Political violence in Rwanda is rather low with peaceful protests that are typically planned ahead of time. However, avoid demonstrations and use vigilance while traveling, especially outside of cities and along border areas. Even peaceful events can become violent. Ensure you keep up with the local news and alerts.
Corruption is very low and is not tolerated in Rwanda. If you are a victim of harassment or attempted bribery, contact the Rwanda National Police dedicated hotline at 116 to report problems.
Human Rights Observers, Journalists, NGO workers may be subjected to more scrutiny by the Rwandan Authorities.
Photography of military sites, government buildings, airports, and public monuments is prohibited. Your cameras can and will be confiscated by the police or security services.
Terrorism is a threat throughout the world, including in East Africa. The terrorist group Al-Shabab operates in the region but has not targeted western interests in Rwanda. There are no known international terrorist groups or domestic organized crime groups in Rwanda and the Government of Rwanda does not support any terrorist organizations.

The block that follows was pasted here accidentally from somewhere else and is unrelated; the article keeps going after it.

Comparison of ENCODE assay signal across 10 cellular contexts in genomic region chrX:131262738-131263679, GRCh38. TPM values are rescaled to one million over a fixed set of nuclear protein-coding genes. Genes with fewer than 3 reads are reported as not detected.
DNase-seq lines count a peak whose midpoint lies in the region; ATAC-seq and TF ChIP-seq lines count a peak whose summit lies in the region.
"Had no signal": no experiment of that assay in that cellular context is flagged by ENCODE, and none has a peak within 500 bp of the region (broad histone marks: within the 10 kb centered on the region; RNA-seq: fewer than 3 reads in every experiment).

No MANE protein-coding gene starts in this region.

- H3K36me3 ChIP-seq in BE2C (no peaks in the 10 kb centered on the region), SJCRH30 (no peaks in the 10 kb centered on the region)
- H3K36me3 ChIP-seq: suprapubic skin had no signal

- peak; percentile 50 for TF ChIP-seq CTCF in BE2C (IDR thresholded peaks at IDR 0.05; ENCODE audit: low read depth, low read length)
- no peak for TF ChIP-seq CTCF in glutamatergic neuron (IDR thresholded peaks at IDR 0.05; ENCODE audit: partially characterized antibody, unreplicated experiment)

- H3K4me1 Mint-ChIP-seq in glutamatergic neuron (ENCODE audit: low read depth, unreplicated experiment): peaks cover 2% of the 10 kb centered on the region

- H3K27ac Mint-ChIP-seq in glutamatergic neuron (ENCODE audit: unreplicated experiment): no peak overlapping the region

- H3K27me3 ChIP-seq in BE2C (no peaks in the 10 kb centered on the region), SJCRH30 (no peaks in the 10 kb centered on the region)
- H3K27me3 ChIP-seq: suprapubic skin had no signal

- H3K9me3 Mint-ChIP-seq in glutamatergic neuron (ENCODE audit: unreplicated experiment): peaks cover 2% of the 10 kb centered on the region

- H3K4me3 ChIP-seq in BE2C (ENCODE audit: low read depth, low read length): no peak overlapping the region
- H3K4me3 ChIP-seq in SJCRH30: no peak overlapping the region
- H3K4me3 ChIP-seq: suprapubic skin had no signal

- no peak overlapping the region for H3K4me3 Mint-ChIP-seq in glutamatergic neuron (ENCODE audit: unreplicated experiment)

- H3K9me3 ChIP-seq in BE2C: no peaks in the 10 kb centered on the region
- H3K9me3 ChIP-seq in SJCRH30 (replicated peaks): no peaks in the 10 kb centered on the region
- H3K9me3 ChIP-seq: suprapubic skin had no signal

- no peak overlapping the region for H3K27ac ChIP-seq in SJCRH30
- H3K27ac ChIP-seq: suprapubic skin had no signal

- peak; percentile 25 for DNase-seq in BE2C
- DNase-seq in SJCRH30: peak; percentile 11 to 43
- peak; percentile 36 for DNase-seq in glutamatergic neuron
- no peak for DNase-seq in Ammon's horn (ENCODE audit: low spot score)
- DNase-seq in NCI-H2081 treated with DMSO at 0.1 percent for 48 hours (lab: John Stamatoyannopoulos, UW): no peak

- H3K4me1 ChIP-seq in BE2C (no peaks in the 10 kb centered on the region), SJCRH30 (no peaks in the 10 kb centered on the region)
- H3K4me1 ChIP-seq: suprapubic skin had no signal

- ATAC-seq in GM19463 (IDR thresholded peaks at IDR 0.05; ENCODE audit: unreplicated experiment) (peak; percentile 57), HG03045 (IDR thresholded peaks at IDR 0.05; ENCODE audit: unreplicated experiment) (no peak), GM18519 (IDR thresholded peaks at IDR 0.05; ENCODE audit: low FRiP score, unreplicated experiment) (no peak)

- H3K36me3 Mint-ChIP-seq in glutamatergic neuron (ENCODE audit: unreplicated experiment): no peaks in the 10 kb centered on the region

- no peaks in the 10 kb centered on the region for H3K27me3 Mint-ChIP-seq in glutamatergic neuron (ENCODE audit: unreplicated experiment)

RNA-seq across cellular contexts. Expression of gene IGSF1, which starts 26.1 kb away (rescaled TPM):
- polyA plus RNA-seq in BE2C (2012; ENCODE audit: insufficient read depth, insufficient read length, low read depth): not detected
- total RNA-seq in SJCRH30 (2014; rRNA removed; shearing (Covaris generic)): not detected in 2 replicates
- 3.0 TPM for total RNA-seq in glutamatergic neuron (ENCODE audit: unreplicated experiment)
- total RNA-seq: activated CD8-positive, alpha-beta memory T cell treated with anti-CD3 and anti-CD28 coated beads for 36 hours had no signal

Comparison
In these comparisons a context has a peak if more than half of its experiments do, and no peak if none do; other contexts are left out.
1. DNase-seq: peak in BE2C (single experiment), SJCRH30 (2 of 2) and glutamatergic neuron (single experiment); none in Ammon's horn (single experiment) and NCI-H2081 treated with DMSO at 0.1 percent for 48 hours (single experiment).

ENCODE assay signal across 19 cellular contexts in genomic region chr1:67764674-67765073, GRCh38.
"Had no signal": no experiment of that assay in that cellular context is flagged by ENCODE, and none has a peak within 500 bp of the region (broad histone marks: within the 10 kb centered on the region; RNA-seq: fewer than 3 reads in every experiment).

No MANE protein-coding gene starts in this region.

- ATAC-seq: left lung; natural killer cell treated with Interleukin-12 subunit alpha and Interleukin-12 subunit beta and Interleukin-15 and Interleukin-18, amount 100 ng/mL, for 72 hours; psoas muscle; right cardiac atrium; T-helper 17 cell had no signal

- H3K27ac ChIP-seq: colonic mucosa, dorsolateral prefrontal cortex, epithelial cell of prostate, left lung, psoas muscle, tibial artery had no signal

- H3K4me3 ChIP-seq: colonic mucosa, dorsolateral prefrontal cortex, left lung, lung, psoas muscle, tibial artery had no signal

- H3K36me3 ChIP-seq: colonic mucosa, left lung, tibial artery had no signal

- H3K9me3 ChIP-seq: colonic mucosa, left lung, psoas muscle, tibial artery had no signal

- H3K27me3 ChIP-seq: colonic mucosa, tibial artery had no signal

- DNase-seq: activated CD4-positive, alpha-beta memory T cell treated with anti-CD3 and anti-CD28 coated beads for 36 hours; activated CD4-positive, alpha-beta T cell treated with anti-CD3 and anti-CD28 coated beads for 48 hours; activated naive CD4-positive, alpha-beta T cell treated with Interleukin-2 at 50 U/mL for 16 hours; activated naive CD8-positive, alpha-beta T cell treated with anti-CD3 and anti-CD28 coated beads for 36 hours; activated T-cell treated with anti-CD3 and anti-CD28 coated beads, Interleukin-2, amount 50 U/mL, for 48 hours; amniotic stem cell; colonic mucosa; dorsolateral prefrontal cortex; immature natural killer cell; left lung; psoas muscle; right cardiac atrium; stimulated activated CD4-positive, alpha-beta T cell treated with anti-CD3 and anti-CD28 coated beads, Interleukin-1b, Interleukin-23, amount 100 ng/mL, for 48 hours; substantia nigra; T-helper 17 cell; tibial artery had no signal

The border regions are porous, making it easy to cross through Rwanda to another country. The Congo-based Democratic Forces for the Liberation of Rwanda (FDLR) rebel group continues to operate along Rwanda’s western border and has been linked to grenade attacks throughout Rwanda. Congolese armed forces and UN peacekeepers continue combat operations against rebel and militia groups in North and South Kivu provinces. The Democratic Forces for the Liberation of Rwanda operates in eastern DRC, near the border.
Volcanoes Park is considered to be especially safe because tourism and gorilla trekking bring in thousands of travelers each year. Violence and guerrilla activity is known to exist in the Congo’s Virunga National park. Armed groups operate on the DRC side of the park (Virunga). Exercise extreme caution because the border may not be clearly marked. However, there is no known threat of guerrillas in Volcanoes National Park. Ensure you obtain a permit from the Rwanda Office of Tourism and National Parks prior to entry.
Rwanda is the fifth largest contributor of peacekeepers worldwide.
The crime rate is relatively low though attempted home robberies, automobile break-ins, pick-pocketing, purse snatchings, and theft of vehicle accessories in Kigali do occur, most crimes committed in Rwanda are non-violent. Kigali remains the safest capital in Africa, though, as in any big city, take care at night and don’t take unnecessary risks since crimes of opportunity do occur. Serious crime or hostility aimed specifically at travelers is very rare, and there’s no more to worry about here than in most other countries.
Gorilla Trekking in Rwanda is done in Volcanoes National Park and is safe and secure with armed military guides accompanying every group for their safety.